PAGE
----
Data for: Life history variation in eelgrass

Published: 17 January 2022| Version 1 | DOI: 10.17632/rf8f7sf4cd.1
Jennifer Ruesink


Hypotheses: Allocation to shoot size, branching, and flowering differs across five populations of eelgrass (Zostera marina) in Willapa Bay, Washington, and reflects estuarine environmental variation. Methods: From May 2019 to Oct 2020, shoots were measured for multiple traits: length, biomass, branching, density, leaf emergence rate, internode length, above-per-below ground ratio, and flowering. Results: Across sites, shoot size traded off with branching, and flowering occurred along an orthogonal axis in multivariate space. Two populations were annual (germinating and flowering over summer months), and three populations were perennial (lower rates of flowering, shoots that survived overwinter). Flowering at annual sites lagged perennial sites by two months. At perennial sites, relative growth rate peaked with daylength, but flowering was initiated before, size lagged, and branching occurred in two peaks on either side of the longest days. Annual populations occurred at higher tidal elevation. Shoot length declined at more thermally-variable sites. Data: Density_Archive.xls contains eelgrass shoot counts from field quadrats. Sites_Archive.xls contains site meta-data. Growth_Archive.xls contains measurements on individual shoots, including many that were marked for growth in the field and collected about two weeks later. R2019transplantTsummer.csv, R2019transplantTwinter.csv, and R2020transplantTsummer.csv contain temperatures measured with continuous autonomous sensors at each site.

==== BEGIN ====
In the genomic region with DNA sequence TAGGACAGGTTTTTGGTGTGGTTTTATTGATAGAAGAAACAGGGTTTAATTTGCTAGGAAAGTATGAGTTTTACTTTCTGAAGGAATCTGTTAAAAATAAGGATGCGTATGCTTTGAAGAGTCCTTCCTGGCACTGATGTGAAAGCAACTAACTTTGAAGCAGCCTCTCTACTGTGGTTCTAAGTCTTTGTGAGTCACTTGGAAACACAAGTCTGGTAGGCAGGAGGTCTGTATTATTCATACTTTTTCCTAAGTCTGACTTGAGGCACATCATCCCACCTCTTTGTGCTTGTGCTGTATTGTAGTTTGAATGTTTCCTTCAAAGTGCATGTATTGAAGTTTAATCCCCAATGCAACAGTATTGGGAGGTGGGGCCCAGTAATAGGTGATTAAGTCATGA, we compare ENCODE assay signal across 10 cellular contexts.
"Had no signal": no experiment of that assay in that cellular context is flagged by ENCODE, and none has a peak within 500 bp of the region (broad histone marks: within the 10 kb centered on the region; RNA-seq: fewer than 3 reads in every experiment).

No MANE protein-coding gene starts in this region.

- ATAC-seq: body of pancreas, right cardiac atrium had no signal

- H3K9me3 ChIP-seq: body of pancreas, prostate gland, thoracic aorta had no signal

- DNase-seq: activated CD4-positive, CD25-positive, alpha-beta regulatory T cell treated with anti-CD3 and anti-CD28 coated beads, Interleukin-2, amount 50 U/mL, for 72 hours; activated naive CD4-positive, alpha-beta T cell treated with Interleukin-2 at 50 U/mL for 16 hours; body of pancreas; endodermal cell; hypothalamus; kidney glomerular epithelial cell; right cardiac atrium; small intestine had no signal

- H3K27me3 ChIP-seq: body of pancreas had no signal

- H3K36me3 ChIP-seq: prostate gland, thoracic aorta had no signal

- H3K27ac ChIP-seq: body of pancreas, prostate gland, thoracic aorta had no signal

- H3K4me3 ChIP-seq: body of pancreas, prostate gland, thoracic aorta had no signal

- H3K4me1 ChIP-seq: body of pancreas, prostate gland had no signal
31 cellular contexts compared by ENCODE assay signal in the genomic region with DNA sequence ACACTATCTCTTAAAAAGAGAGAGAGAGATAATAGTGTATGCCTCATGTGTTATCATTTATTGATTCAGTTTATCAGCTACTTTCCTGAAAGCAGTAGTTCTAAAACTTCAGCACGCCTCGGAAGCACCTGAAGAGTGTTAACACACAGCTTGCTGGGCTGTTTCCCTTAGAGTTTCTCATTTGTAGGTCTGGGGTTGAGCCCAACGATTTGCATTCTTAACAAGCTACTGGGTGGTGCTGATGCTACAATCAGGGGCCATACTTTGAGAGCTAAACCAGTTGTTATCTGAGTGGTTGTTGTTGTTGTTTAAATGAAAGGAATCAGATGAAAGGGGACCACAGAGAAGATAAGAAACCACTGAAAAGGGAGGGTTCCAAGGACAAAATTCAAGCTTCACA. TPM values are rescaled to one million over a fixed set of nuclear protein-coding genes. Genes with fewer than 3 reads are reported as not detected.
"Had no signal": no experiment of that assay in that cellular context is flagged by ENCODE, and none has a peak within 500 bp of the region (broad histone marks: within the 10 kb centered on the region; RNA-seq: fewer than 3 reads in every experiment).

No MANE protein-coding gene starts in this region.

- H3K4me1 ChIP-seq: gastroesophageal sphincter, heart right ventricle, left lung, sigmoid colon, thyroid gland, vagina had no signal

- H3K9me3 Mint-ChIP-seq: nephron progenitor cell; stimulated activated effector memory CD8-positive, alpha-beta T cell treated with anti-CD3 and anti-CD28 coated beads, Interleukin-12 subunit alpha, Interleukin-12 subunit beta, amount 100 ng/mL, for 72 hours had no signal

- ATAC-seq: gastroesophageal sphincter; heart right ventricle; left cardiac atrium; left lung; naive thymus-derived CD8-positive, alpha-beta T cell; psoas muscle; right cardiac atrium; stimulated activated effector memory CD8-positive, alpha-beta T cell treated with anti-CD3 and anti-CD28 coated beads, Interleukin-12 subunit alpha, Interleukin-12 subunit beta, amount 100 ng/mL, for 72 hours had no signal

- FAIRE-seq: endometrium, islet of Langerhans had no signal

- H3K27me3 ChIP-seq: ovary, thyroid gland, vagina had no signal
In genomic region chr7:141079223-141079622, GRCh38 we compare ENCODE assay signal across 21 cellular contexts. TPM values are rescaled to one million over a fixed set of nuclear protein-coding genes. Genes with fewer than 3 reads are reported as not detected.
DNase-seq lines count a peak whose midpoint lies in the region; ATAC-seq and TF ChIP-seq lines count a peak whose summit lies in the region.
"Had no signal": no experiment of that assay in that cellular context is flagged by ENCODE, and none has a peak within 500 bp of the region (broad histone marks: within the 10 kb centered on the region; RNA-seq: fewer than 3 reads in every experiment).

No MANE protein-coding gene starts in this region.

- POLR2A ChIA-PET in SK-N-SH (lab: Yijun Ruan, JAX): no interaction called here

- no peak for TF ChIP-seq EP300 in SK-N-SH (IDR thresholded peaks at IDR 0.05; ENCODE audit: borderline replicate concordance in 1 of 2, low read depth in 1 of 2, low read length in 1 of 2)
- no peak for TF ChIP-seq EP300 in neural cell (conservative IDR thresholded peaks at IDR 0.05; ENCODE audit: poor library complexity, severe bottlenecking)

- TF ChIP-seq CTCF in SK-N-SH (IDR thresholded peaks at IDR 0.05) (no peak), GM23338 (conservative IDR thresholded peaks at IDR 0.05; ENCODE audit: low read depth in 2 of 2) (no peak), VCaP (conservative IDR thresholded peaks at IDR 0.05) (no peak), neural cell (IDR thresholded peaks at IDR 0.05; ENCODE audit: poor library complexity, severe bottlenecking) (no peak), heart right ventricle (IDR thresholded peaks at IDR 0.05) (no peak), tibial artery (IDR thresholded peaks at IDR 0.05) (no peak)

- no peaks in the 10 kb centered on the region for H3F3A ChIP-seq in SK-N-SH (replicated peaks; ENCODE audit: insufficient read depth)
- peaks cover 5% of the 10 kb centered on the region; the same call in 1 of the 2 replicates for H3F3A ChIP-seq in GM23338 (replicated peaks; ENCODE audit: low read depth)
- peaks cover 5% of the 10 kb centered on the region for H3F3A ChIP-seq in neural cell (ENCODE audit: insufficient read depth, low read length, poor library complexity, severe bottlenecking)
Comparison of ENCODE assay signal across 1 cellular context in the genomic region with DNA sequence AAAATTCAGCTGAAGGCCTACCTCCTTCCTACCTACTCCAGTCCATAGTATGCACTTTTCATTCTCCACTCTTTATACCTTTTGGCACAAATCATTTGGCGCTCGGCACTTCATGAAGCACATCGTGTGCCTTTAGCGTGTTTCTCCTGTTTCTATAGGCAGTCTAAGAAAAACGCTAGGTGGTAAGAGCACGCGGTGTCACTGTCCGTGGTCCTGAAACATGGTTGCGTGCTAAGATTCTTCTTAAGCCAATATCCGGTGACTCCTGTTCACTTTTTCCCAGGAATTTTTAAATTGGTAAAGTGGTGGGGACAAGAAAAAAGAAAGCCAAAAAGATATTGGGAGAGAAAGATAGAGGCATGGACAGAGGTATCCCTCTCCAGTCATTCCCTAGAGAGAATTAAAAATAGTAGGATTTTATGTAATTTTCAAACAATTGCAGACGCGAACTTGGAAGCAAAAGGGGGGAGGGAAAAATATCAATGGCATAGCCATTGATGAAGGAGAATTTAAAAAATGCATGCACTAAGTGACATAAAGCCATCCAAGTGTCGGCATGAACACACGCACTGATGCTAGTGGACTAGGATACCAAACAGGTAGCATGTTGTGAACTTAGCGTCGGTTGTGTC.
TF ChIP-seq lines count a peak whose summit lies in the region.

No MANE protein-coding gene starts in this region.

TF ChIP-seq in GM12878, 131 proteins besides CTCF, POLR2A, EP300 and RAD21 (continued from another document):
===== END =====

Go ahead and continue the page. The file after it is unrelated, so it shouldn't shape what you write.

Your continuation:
University of Washington


Demography, Plant Clonality, Estuarine Biology, Resource Allocation, Plant Growth, Aquatic Plant Flowering, Seagrass